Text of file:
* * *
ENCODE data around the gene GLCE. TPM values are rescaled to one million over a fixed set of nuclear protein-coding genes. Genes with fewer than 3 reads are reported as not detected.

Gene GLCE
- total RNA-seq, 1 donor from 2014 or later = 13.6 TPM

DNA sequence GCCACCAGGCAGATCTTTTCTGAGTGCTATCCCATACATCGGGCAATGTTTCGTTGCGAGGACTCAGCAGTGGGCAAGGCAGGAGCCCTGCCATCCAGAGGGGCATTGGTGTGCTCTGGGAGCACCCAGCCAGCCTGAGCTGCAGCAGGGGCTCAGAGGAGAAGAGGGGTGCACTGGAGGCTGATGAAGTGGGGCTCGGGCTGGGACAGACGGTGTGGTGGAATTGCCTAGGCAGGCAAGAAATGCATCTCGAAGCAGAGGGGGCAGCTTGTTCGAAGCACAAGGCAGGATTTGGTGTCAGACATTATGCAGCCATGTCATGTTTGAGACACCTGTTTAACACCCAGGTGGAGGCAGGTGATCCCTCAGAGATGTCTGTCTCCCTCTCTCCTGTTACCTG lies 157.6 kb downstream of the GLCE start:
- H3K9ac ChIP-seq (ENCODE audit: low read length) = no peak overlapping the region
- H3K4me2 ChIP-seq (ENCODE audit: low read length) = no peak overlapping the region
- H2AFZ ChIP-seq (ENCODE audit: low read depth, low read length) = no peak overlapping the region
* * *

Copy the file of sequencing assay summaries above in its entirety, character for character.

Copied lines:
ENCODE data around the gene GLCE. TPM values are rescaled to one million over a fixed set of nuclear protein-coding genes. Genes with fewer than 3 reads are reported as not detected.

Gene GLCE
- total RNA-seq, 1 donor from 2014 or later = 13.6 TPM

DNA sequence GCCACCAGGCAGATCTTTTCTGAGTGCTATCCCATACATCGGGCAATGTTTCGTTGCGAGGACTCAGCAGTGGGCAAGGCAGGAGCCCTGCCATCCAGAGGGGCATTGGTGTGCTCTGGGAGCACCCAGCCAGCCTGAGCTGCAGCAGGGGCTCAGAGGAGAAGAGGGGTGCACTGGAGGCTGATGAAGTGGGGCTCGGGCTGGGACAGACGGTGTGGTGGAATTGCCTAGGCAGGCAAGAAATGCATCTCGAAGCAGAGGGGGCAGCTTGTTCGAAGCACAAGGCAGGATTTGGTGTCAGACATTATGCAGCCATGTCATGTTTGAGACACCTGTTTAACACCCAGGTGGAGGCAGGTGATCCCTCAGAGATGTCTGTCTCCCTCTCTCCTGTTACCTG lies 157.6 kb downstream of the GLCE start:
- H3K9ac ChIP-seq (ENCODE audit: low read length) = no peak overlapping the region
- H3K4me2 ChIP-seq (ENCODE audit: low read length) = no peak overlapping the region
- H2AFZ ChIP-seq (ENCODE audit: low read depth, low read length) = no peak overlapping the region